Night Checks.

I hope everyone had a great LONG weekend! 

It was so nice to have three days in a row to be home, and just focus on helping Clint with calving.  The heifers are about a third of the way done, and the young cows are starting to crank up. 

Let's talk about night checks.  Everyone's doing them, right?!?  ;) 

At Double M, the guys try to split up the night checks, so there's at least a chance of someone getting a couple hours of sleep in a row.  Clint has the first two night checks, and then Jack has the early morning checks.  The heifers and young cows usually get fed between 4:00-6:00 pm and this is also when we do chores at the barn so everything gets a good looking over before we lose light.  Then if all is well, Clint usually checks again around 10:00 pm and then 1:00 am.   Jack takes over for the 4:00 am check, and the 6:00 am check.   Deana & I try to tag along with the guys, to open gates or help out if we can. 

I wish I wasn't, but I am much less grumpy about night checks if I don't have to work the next day.  I need to figure out a way to turn off the voice in my head that says "You have to work tomorrow", because everyone involved has to work the next day.

The best night checks are the ones where you drive out through the heavy pen and find everyone laying down and just hanging out.  Nothing is in labor, everything that has already calved is paired up, and no trouble is to be found.  And when you can find that twice - during both the 10:00 pm and 1:00 am checks - well that is pretty darn fantastic!  Sunday night was like that for us, and I sure enjoyed getting almost five hours of uninterrupted sleep. 

Of course, if something goes wrong - a cow needs to be brought to the barn, a calf needs to be pulled, or a newly born set of twins don't get enough colostrum - the night check gets lengthened out.   And let's be honest - this is usually when the {cranky} comes out. 

Last night was one of those nights - we went out about 1:30 am and all was well with the heifers, so we headed to the check the young cows.  Just as we were about done (and when your hope is really high that nothing will be wrong and you can go back to bed) we found a cow who'd broke her water but was up walking around.  This usually doesn't bode well, but we wanted to give her a chance so we left her alone for a half hour, set an alarm and took a quick snooze in the pickup.  When we woke up, she had two feet out but still wasn't laying down so we gave her another 15 minutes, took another snooze and hoped for the best.  3:00 am rolled around and still no calf on the ground - so we headed to the barn.  But the best part was during all of this, Lindsay and I were messaging each other on Facebook because we were both up supporting our husbands during night checks.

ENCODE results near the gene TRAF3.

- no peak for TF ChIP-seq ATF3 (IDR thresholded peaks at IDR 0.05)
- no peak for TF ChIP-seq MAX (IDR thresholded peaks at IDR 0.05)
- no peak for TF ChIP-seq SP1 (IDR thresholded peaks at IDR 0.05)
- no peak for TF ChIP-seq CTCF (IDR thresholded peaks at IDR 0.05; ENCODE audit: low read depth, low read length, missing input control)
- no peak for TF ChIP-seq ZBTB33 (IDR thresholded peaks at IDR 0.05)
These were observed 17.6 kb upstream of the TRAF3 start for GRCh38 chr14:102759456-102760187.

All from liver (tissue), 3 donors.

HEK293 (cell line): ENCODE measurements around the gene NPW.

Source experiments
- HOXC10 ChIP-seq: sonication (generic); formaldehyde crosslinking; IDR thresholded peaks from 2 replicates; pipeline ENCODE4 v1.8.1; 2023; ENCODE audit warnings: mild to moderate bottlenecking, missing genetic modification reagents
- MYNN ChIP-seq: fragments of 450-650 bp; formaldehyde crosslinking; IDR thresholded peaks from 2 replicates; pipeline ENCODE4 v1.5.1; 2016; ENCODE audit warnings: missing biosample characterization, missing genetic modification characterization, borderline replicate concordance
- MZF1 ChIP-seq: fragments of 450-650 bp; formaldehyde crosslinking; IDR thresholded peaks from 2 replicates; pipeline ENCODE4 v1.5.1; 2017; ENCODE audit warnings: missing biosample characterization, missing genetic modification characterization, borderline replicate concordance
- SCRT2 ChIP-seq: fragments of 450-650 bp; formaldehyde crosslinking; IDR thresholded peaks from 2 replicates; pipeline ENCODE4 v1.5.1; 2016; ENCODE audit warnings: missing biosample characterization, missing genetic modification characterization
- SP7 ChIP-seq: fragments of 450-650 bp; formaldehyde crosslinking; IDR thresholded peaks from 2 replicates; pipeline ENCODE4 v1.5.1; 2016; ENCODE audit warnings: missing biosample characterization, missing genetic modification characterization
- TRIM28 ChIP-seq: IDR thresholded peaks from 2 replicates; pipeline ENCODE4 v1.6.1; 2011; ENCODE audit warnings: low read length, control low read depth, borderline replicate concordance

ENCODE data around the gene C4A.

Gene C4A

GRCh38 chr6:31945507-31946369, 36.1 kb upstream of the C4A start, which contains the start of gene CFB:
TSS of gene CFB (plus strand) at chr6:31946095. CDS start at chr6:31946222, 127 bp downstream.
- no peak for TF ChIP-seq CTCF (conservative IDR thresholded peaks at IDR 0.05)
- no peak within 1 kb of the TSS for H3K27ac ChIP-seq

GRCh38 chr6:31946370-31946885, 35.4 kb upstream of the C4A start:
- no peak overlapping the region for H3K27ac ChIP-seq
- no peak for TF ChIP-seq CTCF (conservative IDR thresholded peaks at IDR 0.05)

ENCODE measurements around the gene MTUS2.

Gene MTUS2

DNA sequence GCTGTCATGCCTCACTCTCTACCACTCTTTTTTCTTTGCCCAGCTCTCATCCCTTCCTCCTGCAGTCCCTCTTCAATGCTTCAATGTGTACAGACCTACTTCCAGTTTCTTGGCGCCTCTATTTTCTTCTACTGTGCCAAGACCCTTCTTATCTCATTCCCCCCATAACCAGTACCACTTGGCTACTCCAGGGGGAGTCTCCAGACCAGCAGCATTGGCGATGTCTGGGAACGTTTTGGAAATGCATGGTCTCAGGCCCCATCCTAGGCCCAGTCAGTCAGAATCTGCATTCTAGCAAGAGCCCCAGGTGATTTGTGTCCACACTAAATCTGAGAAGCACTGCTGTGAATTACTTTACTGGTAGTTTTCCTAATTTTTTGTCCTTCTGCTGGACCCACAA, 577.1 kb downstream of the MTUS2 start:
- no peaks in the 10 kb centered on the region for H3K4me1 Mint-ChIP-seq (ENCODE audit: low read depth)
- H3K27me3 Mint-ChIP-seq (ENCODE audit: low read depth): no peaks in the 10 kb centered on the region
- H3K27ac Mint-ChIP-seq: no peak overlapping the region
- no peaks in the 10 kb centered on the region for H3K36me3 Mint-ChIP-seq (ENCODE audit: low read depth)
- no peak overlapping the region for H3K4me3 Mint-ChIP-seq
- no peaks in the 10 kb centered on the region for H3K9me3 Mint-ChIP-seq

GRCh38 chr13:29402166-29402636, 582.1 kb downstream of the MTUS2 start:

Moral support, a good visit or a quick text saying "you got this" makes such a difference, and I am so thankful for our friendship and the support L1 provides.  All ranch wives should be as lucky as I am.

We got lucky, and the calf was alive as Clint pulled it. We tucked the pair into a pen before heading to the house for an hour of sleep before we headed to 7Up to AI cows. Maybe we bring too much to the barn, and maybe we're too cautious, but I think if you ask Clint he'd rather bring one in and make sure he's done everything he can to have a live calf hit the ground, rather than the opposite.  Bringing a cow to the barn creates more work - pens to clean, hand feeding & watering, etc. - but if we can pair out a healthy calf in a day or two, we think it's worth it. 

So we'll keep night checking, and I imagine that there'll be a few more trips to the barn in our future.  (Although we can hope for the best!)  If you're calving and taking on the night checks - know that I'm cheering you on!

- PS -
No pictures with this post.  I'm sure you can all imagine how tough it would be to take pictures in the middle of night, and especially when you're driving in a pickup through a bumpy field.  And let's not even think what a picture would look like when you're trying to convince a cow to go thru a gate when she has every intention of heading to the opposite end of the field!

- PPS -
There was a great post of a list of 25 things to have to be prepared for calving season on the Beef Daily blog today.  It's worth checking out here.


  1. I will not complain about getting up to do something so selfish as go to the gym. Thank you to (and L1) for being the foundation of America's cheeseburger love affair.

  2. .....cheeseburger love THAT is a slogan that the beef industry can tie to! :)


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